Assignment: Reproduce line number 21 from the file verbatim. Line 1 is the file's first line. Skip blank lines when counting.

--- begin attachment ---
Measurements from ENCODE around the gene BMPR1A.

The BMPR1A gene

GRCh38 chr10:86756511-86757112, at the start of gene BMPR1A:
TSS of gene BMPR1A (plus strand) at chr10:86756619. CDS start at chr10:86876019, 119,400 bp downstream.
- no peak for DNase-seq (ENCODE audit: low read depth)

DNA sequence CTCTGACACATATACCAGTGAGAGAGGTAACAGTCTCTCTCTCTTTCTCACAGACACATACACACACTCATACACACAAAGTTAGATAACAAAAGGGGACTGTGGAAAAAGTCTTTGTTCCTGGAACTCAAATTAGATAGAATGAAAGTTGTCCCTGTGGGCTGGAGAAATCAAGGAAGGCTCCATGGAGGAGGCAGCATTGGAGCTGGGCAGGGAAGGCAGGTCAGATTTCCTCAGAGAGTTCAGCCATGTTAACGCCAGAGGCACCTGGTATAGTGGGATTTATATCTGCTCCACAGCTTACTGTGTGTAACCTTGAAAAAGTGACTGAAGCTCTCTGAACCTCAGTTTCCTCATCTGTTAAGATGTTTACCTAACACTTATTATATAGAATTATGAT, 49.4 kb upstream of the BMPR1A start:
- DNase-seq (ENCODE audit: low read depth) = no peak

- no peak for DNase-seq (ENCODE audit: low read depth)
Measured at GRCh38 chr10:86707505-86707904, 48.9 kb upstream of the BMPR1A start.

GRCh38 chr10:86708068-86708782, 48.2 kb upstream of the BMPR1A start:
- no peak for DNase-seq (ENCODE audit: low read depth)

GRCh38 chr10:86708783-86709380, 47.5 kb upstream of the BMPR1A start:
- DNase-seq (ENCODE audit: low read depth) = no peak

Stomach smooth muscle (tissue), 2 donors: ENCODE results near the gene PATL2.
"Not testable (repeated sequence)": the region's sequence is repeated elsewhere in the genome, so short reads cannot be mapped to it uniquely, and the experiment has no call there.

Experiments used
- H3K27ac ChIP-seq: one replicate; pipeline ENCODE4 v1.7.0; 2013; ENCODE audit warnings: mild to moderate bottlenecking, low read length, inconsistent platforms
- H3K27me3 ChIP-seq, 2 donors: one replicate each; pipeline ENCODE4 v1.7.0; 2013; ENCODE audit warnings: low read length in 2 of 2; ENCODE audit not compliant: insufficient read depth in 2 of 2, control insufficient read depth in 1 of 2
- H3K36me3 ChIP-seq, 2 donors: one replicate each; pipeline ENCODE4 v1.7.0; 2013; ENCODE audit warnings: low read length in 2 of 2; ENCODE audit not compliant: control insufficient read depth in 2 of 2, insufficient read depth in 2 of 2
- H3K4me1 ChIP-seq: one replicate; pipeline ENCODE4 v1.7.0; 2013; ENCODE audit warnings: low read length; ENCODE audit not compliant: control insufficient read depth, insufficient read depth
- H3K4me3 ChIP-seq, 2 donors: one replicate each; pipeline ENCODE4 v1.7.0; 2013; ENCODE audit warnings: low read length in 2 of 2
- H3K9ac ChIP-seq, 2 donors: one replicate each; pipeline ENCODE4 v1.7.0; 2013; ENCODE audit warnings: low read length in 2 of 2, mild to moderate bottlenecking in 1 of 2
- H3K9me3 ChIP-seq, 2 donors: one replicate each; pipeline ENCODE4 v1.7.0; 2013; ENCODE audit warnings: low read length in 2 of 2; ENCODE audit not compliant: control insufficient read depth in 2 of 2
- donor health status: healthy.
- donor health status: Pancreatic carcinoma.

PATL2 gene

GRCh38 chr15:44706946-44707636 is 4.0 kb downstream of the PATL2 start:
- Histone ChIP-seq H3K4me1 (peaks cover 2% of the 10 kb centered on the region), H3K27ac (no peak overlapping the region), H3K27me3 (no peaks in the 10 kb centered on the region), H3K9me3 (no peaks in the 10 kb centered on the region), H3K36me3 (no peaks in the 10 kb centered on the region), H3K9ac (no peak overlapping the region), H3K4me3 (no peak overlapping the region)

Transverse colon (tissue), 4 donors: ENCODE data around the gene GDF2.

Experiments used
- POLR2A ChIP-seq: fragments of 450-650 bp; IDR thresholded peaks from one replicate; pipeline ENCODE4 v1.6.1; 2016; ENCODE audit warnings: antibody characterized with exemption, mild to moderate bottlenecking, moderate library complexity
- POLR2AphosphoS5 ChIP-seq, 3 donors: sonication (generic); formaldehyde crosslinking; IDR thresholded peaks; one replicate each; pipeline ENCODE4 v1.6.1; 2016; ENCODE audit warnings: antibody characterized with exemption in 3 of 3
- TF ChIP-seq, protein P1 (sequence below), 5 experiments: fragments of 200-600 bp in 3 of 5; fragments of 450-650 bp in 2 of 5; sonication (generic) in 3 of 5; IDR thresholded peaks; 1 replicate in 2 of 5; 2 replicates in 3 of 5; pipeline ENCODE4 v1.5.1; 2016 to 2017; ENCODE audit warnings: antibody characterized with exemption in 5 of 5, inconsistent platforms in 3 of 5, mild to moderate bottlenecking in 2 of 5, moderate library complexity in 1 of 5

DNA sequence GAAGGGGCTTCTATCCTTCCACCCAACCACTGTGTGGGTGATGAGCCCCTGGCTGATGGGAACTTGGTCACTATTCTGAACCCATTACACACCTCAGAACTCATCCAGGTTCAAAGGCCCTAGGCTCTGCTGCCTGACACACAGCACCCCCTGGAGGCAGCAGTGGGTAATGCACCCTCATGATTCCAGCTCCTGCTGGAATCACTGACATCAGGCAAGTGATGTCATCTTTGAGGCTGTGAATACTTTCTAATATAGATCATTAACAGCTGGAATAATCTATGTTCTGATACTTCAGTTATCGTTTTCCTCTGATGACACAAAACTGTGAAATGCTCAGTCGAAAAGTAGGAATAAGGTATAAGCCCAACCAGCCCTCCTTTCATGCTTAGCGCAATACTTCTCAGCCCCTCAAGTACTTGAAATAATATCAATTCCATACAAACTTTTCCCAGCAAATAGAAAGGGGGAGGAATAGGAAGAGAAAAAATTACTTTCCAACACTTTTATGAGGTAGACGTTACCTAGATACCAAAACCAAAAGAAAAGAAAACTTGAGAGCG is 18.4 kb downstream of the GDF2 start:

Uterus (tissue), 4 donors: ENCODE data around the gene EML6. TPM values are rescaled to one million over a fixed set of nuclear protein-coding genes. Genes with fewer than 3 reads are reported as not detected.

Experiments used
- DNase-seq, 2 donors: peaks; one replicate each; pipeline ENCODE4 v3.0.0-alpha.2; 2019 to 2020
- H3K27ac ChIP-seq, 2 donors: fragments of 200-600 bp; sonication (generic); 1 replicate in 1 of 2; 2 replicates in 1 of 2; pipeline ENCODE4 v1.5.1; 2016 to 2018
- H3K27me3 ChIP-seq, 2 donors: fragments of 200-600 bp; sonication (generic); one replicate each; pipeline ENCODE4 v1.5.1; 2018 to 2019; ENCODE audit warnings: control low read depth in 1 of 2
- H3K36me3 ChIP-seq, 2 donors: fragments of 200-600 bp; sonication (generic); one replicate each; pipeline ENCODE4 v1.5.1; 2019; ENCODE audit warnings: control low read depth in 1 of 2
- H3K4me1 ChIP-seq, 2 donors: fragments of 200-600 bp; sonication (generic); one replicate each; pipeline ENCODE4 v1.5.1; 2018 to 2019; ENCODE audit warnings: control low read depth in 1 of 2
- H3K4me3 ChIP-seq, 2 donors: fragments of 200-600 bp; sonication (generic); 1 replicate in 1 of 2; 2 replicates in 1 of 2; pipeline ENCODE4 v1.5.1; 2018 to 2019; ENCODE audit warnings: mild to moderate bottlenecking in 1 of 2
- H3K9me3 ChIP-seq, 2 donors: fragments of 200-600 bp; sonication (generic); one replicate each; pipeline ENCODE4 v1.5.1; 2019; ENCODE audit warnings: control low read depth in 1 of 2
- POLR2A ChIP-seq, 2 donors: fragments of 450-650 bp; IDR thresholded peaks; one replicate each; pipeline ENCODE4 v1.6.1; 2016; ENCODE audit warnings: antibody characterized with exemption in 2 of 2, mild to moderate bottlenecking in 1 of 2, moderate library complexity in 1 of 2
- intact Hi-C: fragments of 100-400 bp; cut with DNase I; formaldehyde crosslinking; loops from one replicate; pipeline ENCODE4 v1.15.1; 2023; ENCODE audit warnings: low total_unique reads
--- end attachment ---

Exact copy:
- H3K4me3 ChIP-seq, 2 donors: one replicate each; pipeline ENCODE4 v1.7.0; 2013; ENCODE audit warnings: low read length in 2 of 2